(a)the racial or ethnic origin of the data subject,

?

(c)[the data subject's] religious beliefs or other beliefs of a similar nature,

?

(e)[the data subject's] physical or mental health or condition.

?

Schedule 1 ? The data protection principles

Part I ? The principles

1. Personal data shall be processed fairly and lawfully and, in particular, shall not be processed unless ?

(a) at least one of the conditions in Schedule 2 is met, and

(b) in the case of sensitive personal data, at least one of the conditions in Schedule 3 is also met.

2. Personal data shall be obtained only for one or more specified and lawful purposes, and shall not be further processed in any manner incompatible with that purpose or those purposes.

...

Schedule 2 ? Conditions relevant for purposes of the first principle: processing of any personal data

...

6. (1) The processing is necessary for the purposes of legitimate interests pursued by the data controller or by the third party or parties to whom the data are disclosed, except where the processing is unwarranted in any particular case by reason of prejudice to the rights and freedoms or legitimate interests of the data subject.

?

Freedom of Information (Fees for Required Disclosure) (Scotland) Regulations 2004

3 Projected costs

(1) In these Regulations, "projected costs" in relation to a request for information means the total costs, whether direct or indirect, which a Scottish public authority reasonably estimates in accordance with this regulation that it is likely to incur in locating, retrieving and providing such information in accordance with the Act.

(2) In estimating projected costs ?

(a) no account shall be taken of costs incurred in determining ?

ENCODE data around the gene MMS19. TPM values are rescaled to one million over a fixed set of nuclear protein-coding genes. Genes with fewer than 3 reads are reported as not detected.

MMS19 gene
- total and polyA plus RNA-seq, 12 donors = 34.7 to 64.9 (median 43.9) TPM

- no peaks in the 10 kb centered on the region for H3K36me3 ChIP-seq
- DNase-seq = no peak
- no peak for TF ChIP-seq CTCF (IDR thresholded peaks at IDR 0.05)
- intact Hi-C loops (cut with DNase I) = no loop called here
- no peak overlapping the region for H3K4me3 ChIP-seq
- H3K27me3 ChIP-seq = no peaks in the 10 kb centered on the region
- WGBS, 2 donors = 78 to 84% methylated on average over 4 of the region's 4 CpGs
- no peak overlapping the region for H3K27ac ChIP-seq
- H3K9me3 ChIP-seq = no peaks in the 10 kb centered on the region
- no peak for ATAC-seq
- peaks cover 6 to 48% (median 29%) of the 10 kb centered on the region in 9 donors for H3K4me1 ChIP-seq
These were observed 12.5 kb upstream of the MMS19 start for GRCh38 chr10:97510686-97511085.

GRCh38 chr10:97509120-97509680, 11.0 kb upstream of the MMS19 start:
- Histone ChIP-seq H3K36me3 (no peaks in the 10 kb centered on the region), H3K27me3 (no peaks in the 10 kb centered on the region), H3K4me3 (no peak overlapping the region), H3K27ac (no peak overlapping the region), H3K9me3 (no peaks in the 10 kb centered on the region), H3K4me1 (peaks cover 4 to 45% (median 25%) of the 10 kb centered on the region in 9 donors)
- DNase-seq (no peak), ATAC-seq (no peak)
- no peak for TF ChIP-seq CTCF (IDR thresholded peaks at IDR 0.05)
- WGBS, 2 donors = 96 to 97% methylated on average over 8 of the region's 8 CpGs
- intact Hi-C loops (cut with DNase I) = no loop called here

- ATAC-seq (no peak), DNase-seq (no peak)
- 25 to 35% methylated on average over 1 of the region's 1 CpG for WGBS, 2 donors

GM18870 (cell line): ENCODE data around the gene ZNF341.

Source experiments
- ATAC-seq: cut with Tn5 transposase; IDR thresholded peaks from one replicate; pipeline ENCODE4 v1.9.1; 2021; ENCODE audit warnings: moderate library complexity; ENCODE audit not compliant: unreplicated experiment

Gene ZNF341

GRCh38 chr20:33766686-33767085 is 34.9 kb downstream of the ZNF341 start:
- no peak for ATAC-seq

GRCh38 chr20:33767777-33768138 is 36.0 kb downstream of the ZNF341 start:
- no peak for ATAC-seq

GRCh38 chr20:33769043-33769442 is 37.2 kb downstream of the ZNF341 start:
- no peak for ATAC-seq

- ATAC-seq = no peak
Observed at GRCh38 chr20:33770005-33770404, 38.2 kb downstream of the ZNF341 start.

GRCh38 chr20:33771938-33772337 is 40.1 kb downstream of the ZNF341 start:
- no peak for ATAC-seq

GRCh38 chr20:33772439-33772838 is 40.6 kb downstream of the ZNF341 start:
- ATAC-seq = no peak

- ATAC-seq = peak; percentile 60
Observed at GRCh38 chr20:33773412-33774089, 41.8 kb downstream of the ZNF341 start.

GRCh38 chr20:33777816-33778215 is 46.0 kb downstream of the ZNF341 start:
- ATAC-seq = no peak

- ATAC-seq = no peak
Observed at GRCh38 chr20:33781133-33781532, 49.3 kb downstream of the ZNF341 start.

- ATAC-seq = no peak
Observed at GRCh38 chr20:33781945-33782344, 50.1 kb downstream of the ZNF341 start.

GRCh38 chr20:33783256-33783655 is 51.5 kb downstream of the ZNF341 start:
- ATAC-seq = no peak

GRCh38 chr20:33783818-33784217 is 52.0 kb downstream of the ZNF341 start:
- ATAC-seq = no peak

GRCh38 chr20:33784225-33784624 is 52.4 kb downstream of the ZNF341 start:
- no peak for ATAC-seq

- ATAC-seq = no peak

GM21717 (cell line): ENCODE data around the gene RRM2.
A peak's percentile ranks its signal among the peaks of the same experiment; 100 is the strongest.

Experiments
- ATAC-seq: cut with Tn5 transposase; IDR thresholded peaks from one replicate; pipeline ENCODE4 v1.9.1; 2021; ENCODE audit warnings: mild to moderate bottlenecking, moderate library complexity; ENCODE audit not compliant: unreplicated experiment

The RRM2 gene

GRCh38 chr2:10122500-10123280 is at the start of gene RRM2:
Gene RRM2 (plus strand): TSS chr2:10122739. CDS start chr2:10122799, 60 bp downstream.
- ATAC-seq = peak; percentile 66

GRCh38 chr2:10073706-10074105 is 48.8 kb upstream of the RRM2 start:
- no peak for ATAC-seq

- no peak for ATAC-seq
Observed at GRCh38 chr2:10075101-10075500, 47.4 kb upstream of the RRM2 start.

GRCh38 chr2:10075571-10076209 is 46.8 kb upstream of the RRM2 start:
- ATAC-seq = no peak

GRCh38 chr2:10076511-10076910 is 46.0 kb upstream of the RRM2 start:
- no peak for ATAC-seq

(i) whether the authority holds the information specified in the request; or

(ii) whether the person seeking the information is entitled to receive the requested information or, if not so entitled, should nevertheless be provided with it or should be refused it; and

(b) any estimate of the cost of staff time in locating, retrieving or providing the information shall not exceed ?15 per hour per member of staff.

5 Excessive cost - prescribed amount

The amount prescribed for the purposes of section 12(1) of the Act (excessive cost of compliance) is ?600.

Directive 95/46/EC of the European Parliament and of the Council of 24 October 1995 on the protection of individuals with regard to the processing of personal data and on the free movement of such data

Recital 26

Whereas the principles of protection must apply to any information concerning an identified or identifiable person; whereas, to determine whether a person is identifiable, account should be taken of all the means likely reasonably to be used either by the controller or by any other person to identify the said person; whereas the principles of protection shall not apply to data rendered anonymous in such a way that the data subject is no longer identifiable?.

Article 8: The processing of special categories of information

1.Member States shall prohibit the processing of personal data revealing racial or ethnic origin, political opinions, religious or philosophical beliefs, trade-union membership, and the processing of data concerning health or sex life.


[1] http://www.ico.gov.uk/~/media/documents/library/Data_Protection/Detailed_specialist_guides/PERSONAL_DATA_FLOWCHART_V1_WITH_PREFACE001.ashx

[2] http://www.ico.gov.uk/for_organisations/data_protection/the_guide/key_definitions.aspx

[3] [2002] EWHC 499 (QB)

[4] http://www.publications.parliament.uk/pa/ld200708/ldjudgmt/jd080709/comm-1.htm

[5] http://www.itspublicknowledge.info/nmsruntime/saveasdialog.aspx?lID=3085&sID=133

Link to PDF of Decision 218/2011 (132 KB)

Back to Top